• Friedman, J., Hastie, T., Höfling, H. and Tibshirani, R. (2007). Pathwise coordinate optimization. Ann. Appl. Stat. 1 302–332.
  • Friston, K. (2011). Functional and effective connectivity: A review. Brain Connect. 1 13–36.
  • Greicius, M., Krasnow, B., Reiss, A. and Menon, V. (2003). Functional connectivity in the resting brain: A network analysis of the default mode hypothesis. Proc. Natl. Acad. Sci. USA 100 253–258.
  • Gusnard, D. and Raichle, M. (2001). Searching for a baseline: Functional imaging and the resting human brain. Nat. Rev., Neurosci. 2 685–694.
  • Kanai, R. and Rees, G. (2011). The structural basis of inter-individual differences in human behaviour and cognition. Nat. Rev., Neurosci. 12 231–242.
  • Kelly, C., Biswal, B., Craddock, C., Castellanos, X. and Milham, M. (2012). Characterizing variation in the functional connectome: Promise and pitfalls. Trends Cogn. Sci. 16 181–188.
  • Krzanowski, W. J. and Hand, D. J. (2009). ROC Curves for Continuous Data. Monographs on Statistics and Applied Probability 111. CRC Press, Boca Raton, FL.
  • Lee, H., Lee, D., Kang, H., Kim, B. and Chung, M. (2011). Sparse brain network recovery under compressed sensing. IEEE Trans. Med. Imag. 30 1154–1165.
  • Lindquist, M. A. (2008). The statistical analysis of fMRI data. Statist. Sci. 23 439–464.
  • McLachlan, G. J. and Krishnan, T. (2007). The EM Algorithm and Extensions. Wiley Series in Probability and Statistics 382. Wiley-Interscience [John Wiley & Sons], Hoboken, NJ.
  • Meinshausen, N. and Bühlmann, P. (2006). High-dimensional graphs and variable selection with the lasso. Ann. Statist. 34 1436–1462.
  • Meng, X.-L. and van Dyk, D. (1998). Fast EM-type implementations for mixed effects models. J. R. Stat. Soc. Ser. B. Stat. Methodol. 60 559–578.
  • Monti, R. P., Anagnostopoulos, C. and Montana, G. (2017). Supplement to “Learning population and subject-specific brain connectivity networks via mixed neighborhood selection.” DOI:10.1214/17-AOAS1067SUPPA, DOI:10.1214/17-AOAS1067SUPPB.
  • Mueller, S., Wang, D., Fox, M., Yeo, T., Sepulcre, J., Sabuncu, M., Shafee, R., Lu, J. and Liu, H. (2013). Individual variability in functional connectivity architecture of the human brain. Neuron 77 586–595.
  • Narayan, M., Allen, G. and Tomson, S. (2015). Two sample inference for populations of graphical models with applications to functional connectivity. Preprint. Available at arXiv:1502.03853.
  • Nielsen, J., Zielinski, B., Fletcher, T., Alexander, A., Lange, N., Bigler, E., Lainhart, J. and Anderson, J. (2013). Multisite functional connectivity MRI classification of autism: ABIDE results. Front. Human Neurosci. 7 72–83.
  • Pinheiro, J. and Bates, D. (2000). Mixed-Effects Models in S and S-PLUS. Springer Science & Business Media, Berlin.
  • Power, J., Barnes, K., Snyder, A., Schlaggar, B. and Petersen, S. (2012). Spurious but systematic correlations in functional connectivity MRI networks arise from subject motion. NeuroImage 59 2142–2154.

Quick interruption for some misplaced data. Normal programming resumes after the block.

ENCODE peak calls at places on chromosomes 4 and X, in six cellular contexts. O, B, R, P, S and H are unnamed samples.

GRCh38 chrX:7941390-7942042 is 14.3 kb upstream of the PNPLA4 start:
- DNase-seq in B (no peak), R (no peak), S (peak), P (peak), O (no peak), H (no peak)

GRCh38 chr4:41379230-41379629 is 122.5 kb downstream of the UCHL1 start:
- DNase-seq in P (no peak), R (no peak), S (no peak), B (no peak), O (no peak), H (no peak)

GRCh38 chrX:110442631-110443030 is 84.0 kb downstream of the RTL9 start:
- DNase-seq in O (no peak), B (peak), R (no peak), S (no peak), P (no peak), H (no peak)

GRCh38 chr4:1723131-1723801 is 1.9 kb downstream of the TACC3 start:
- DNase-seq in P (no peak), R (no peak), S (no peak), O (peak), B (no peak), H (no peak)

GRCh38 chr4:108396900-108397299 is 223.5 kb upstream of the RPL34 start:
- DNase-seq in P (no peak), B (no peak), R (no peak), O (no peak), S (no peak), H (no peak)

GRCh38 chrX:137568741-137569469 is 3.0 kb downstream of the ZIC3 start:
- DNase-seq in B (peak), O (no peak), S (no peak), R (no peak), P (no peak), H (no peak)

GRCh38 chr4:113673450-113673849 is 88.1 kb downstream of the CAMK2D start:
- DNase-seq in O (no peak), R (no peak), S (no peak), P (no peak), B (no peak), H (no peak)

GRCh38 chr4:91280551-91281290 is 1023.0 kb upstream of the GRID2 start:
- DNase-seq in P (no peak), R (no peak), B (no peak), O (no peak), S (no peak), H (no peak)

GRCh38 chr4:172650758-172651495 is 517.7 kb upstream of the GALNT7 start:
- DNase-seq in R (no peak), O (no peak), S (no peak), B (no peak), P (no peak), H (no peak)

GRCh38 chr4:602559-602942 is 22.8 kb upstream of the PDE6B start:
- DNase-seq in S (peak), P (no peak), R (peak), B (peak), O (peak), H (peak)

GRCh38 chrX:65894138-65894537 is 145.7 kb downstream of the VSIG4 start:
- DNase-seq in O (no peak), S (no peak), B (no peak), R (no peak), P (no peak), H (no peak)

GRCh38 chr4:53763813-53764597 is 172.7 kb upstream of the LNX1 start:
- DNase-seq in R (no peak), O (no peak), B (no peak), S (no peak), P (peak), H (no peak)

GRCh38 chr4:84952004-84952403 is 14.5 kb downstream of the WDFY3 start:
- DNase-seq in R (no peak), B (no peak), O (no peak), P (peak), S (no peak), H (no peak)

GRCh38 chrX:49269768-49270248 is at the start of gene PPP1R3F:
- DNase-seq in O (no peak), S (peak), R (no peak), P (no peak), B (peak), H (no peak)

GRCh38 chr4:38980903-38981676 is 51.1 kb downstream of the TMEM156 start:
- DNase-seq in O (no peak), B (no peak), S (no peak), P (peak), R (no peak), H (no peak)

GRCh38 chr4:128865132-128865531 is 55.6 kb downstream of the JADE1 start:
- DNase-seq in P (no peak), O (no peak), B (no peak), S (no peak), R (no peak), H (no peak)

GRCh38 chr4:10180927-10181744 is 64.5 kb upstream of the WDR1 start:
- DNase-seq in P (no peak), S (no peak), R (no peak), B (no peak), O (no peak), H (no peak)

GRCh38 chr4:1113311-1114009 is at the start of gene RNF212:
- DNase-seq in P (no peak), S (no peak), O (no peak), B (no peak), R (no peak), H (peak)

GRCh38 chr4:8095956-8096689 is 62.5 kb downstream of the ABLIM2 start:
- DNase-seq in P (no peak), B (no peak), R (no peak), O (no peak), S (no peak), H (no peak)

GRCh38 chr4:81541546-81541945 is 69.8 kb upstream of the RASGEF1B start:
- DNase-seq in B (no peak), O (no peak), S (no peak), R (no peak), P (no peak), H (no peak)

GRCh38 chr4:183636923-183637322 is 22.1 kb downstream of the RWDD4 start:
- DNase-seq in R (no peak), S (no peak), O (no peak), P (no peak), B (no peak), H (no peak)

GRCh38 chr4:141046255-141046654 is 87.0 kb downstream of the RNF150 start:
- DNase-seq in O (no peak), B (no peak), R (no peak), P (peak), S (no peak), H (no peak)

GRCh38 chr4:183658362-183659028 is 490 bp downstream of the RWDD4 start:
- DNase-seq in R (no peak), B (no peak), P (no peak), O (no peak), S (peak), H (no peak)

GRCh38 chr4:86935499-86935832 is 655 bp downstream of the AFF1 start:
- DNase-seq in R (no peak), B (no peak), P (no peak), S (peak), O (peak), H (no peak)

• Rubinov, M. and Sporns, O. (2010). Complex network measures of brain connectivity: Uses and interpretations. NeuroImage 52 1059–1069.
  • Schelldorfer, J., Bühlmann, P. and van de Geer, S. (2011). Estimation for high-dimensional linear mixed-effects models using $\ell_{1}$-penalization. Scand. J. Stat. 38 197–214.
  • Smith, S. (2012). The future of fMRI connectivity. NeuroImage 62 1257–1266.
  • Smith, S., Miller, K., Salimi-Khorshidi, G., Webster, M., Beckmann, C., Nichols, T., Ramsey, J. and Woolrich, M. (2011). Network modelling methods for fMRI. NeuroImage 54 875–891.
  • Tibshirani, R. (1996). Regression shrinkage and selection via the lasso. J. R. Stat. Soc. Ser. B. Stat. Methodol. 58 267–288.
  • Van Den Heuvel, M. and Pol, H. (2010). Exploring the brain network: A review on resting-state fMRI functional connectivity. Eur. Neuropsychopharmacol. 20 519–534.
  • Varoquaux, G. and Craddock, C. (2013). Learning and comparing functional connectomes across subjects. NeuroImage 80 405–415.
  • Varoquaux, G., Gramfort, A., Poline, J. and Thirion, B. (2010). Brain covariance selection: Better individual functional connectivity models using population prior. In Neural Information Processing Systems 2334–2342.
  • Zuo, X., Di Martino, A., Kelly, C., Shehzad, Z., Gee, D., Klein, D., Castellanos, X., Biswal, B. and Milham, M. (2010). The oscillating brain: Complex and reliable. NeuroImage 49 1432–1445.

Supplemental materials

  • Supplement A. A pdf document consisting of parts A, B, C and D. This supplement contains further details of the various simulation settings employed throughout the manuscript together with an extensive sensitivity analysis of the proposed method. A brief discussion of brain regions studied in the application is also provided.
  • Supplement B. A .zip file consisting of R code implementing the proposed Mixed Neighbourhood Selection algorithm. This code may also be freely downloaded from the Comprehensive R Archive Network (CRAN).